Forum for Science, Industry and Business

Sponsored by:     3M 
Search our Site:

 

Bremen Marine Researchers find a new explanation for the Coral Reef Paradox

30.10.2015

Tropical coral reefs are the most biodiverse habitats on the planet. They are also highly productive, although the regions of the oceans they live in have extremely low levels of nutrients. Until now, this so-called “reef paradox” has baffled scientists. In an international journal publication, Bremen Marine researchers have now put forward a plausible explanation for this puzzling contradiction.

A team of international researchers led by Prof. Dr. Christian Wild from University of Bremen’s faculty of Biology & Chemistry recently made the following surprising discovery: It transpires that the conversion of nitrogen, or nitrogen fixation, by micro-organisms that are associated with corals clearly in turn supports the conversion of carbon, or carbon fixation, by the micro-algae in the coral tissue. This is one of the main findings of the Bremen study that has now been published in the renowned journal “Proceedings of the Royal Society”.


One of the investigated coral colonies (species: Stylophora pistillata) with erected polyp tentacles at night

Foto: Dr. Ulisse Cardini


Maintenance of hard coral fragments for subsequent incubation experiments to quantify C and N fixation

Foto: Dr. Malik Naumann

Coral Holobiont

Although corals are animals, so-called cnidarians, they host such a lot of micro-algae and other micro-organisms like bacteria in their tissue that they develop their own micro-ecosystems and are classified as holobionts. With the aid of their tiny co-inhabitants, coral holobionts are capable of carrying out processes thoroughly untypical of animals.

Carbon fixation by means of the photosynthesis of micro-algae is especially important for the productivity of corals: What happens is that carbon dioxide is converted into organic material with the aid of light energy. Thanks to this process, corals are able to grow at extremely fast rates, creating not only new habitats, but also nourishment for other organisms. Coral holobionts carry out carbon fixation with extraordinary intensity – and they do this although they dispose of almost no nitrogen with which to produce biomass.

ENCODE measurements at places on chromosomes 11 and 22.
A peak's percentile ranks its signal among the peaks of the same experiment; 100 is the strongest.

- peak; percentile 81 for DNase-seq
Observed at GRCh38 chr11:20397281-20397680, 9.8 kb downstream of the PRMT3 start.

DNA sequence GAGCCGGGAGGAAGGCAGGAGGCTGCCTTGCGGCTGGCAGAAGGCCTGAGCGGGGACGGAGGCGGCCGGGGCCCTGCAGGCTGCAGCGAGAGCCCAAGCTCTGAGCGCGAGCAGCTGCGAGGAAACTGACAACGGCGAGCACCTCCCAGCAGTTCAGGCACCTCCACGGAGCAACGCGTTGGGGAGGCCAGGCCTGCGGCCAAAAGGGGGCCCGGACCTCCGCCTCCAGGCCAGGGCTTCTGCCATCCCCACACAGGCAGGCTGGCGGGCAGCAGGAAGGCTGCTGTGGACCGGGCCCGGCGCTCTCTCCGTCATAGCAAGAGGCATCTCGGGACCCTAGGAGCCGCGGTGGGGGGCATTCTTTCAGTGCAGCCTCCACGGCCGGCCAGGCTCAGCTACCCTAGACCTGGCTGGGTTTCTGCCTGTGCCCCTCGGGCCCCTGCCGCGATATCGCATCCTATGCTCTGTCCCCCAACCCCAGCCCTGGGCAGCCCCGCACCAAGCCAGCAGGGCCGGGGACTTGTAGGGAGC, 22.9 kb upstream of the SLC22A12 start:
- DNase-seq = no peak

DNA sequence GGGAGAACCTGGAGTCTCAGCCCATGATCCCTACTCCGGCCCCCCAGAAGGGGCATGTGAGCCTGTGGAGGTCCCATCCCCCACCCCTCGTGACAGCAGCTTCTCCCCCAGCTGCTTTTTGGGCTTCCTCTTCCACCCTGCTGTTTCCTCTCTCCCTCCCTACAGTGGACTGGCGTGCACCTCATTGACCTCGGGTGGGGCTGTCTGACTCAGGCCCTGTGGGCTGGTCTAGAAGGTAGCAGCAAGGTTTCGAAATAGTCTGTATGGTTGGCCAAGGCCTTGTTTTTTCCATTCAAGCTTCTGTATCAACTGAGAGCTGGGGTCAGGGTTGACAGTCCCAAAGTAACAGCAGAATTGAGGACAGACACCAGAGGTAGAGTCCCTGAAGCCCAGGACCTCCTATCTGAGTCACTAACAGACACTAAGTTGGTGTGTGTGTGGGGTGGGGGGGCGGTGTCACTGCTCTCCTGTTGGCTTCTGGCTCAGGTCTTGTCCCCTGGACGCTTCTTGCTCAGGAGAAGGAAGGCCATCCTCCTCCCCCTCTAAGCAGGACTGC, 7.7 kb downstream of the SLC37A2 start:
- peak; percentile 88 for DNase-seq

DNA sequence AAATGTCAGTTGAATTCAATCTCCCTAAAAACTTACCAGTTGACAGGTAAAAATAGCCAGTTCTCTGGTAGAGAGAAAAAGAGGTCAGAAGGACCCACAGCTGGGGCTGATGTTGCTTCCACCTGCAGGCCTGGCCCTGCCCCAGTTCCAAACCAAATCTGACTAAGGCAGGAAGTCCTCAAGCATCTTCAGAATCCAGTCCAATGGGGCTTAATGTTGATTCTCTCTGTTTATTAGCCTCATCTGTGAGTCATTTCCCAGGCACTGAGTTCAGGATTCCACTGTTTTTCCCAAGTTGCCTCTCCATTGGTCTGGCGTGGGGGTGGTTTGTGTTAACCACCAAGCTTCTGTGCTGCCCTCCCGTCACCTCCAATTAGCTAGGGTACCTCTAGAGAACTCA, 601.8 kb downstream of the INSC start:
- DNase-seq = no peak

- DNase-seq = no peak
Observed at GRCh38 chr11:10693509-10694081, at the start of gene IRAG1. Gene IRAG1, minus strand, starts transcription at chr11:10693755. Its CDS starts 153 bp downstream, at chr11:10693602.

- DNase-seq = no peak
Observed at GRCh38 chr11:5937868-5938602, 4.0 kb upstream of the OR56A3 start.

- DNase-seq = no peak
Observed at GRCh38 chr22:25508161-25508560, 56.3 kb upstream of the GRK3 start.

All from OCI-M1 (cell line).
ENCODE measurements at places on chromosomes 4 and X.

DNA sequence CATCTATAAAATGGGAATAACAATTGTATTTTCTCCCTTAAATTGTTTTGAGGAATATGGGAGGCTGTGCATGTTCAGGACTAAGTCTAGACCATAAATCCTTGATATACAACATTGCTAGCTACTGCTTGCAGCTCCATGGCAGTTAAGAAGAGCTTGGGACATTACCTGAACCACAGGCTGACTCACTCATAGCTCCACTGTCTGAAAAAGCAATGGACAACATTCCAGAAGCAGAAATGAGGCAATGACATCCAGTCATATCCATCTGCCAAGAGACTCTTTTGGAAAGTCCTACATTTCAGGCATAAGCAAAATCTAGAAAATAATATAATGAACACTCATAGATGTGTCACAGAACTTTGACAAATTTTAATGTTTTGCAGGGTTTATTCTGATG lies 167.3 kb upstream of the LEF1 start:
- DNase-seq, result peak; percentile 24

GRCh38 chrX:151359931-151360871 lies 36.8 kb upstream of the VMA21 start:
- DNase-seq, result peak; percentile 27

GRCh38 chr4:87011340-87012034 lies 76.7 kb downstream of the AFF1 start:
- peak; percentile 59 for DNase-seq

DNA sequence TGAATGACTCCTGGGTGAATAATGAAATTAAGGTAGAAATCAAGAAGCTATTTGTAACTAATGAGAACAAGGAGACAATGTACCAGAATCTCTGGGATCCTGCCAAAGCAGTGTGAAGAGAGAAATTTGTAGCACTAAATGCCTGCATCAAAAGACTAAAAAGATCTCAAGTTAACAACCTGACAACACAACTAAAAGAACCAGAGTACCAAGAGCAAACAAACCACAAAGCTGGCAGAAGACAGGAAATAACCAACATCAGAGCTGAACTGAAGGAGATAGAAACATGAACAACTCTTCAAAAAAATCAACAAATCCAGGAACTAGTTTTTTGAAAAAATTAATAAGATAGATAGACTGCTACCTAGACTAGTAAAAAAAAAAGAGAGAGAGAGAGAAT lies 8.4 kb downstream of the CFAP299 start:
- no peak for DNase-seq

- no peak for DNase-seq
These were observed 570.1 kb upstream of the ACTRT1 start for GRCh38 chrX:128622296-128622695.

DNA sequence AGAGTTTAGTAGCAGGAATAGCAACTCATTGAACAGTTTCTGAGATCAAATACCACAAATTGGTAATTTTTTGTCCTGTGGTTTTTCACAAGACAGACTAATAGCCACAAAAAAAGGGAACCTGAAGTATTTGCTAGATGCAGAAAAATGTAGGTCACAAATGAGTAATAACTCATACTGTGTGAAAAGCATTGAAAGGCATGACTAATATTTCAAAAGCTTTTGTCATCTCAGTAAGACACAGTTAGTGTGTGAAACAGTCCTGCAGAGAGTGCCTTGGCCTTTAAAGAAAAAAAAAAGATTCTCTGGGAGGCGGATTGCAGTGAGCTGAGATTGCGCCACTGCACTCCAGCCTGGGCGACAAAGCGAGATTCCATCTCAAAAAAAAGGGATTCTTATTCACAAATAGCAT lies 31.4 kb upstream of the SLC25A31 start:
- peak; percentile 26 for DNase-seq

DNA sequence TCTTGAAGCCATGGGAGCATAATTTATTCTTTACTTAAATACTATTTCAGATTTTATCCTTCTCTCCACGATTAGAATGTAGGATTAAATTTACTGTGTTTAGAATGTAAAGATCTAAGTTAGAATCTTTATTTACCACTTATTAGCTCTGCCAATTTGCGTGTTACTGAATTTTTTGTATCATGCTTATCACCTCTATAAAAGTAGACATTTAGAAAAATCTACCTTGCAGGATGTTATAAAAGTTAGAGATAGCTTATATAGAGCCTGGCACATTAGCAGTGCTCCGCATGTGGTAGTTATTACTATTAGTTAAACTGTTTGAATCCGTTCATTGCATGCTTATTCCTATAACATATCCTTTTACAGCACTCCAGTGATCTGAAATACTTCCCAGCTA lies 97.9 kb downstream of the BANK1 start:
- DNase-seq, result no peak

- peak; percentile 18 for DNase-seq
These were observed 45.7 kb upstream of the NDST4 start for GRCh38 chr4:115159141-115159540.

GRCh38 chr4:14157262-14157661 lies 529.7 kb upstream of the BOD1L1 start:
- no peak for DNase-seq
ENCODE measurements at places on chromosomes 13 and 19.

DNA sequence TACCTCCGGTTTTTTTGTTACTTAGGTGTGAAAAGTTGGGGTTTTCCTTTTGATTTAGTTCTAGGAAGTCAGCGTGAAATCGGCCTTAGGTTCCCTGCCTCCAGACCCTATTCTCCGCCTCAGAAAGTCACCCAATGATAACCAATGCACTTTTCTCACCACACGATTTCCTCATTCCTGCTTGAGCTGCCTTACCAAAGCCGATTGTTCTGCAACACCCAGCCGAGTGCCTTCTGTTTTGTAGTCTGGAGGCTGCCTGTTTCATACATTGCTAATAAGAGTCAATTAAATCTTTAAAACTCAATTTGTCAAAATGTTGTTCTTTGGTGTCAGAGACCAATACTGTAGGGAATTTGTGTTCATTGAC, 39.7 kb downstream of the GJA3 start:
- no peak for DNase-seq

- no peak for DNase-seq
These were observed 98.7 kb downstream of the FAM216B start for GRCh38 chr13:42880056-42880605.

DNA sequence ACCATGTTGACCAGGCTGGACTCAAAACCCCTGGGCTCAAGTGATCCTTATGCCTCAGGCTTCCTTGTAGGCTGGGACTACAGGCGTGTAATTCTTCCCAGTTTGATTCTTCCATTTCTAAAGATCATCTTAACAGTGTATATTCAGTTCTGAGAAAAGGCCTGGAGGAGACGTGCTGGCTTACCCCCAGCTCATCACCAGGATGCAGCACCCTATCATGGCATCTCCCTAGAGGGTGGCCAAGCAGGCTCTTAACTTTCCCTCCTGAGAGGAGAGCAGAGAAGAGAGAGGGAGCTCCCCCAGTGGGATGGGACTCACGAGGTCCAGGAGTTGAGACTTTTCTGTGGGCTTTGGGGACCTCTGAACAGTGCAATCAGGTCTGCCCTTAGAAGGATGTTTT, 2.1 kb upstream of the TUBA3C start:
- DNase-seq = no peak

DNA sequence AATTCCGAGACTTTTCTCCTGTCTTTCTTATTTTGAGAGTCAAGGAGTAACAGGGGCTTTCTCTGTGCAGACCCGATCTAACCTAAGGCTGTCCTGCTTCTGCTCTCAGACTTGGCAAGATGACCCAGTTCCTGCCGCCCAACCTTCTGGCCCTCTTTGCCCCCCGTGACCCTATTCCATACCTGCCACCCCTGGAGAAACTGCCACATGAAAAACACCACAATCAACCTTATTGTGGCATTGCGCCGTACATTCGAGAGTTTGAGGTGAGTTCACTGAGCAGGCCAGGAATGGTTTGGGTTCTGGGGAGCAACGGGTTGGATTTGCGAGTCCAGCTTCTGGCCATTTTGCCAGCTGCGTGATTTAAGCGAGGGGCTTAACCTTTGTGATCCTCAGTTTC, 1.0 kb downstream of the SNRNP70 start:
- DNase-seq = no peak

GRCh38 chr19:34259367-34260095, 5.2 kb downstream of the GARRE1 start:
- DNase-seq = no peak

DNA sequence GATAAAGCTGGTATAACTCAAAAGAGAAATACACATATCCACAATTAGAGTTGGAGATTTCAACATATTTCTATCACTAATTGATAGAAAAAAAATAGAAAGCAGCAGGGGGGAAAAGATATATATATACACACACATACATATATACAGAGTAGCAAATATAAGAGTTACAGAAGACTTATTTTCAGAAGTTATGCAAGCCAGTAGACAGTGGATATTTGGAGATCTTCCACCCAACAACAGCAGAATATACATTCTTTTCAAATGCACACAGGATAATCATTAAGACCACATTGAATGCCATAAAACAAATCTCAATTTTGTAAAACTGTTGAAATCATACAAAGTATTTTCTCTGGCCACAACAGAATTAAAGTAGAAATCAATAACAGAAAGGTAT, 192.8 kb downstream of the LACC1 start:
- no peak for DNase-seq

How does the paradox come about?

Could parallel processes, especially nitrogen fixation by bacteria and carbon fixation by micro-algae, possibly be playing a role here? This is the unorthodox hypothesis that has engaged the attention of Bremen marine researcher Professor Christian Wild for a very long time.

Funded by the German Research Foundation, he and his team of PhD students – in particular the Italian early-career researcher and lead author of the study, Ulisse Cardini – and other colleagues set out to research the interrelation between carbon and nitrogen fixation by corals.

The team examined these processes in all the dominant hard corals found on a coral reef in the northern region of the Red Sea in Jordan. They carried out their research during several lengthy expeditions in all four seasons of the year 2013. They chose this location for their research because of its high seasonality: That is the pronounced natural fluctuation in nutrient concentrations contained in the water across the seasons.

Somewhat to their surprise, they discovered that carbon fixation was highly constant for all corals throughout the whole year. This was true even in the summer months when nutrient concentrations are especially low. The key to answering this puzzle, they found, clearly lies in the process of nitrogen fixation by micro-organisms that inhabit the coral. The large number of measurements they took showed that in summer this process was about tenfold more intense than at other times of the year.

A major finding of the study is that the process of nitrogen fixation by micro-organisms compensates for the extreme nitrogen limitation of the summer months. Thus, processes by bacteria support the processes by micro-algae in the coral tissue so that in the end there is a beneficial effect not only for the coral but also for the whole reef. The study showed that corals are good examples of animals, humans included, where beneficial internal microbes fulfill roles important for the health of the host organisms.

The article by Cardini et al. breaks new scientific ground in several respects. It is now clear how the individual processes carried out by the different coral inhabitants are intertwined. And it furthermore reveals that the important role micro-organisms play in these interrelations has until now been underestimated. The international research team around University of Bremen Professor Christian Wild and his research associate Dr. Ulisse Cardini have delivered an important new explanation for the Darwinian reef paradox.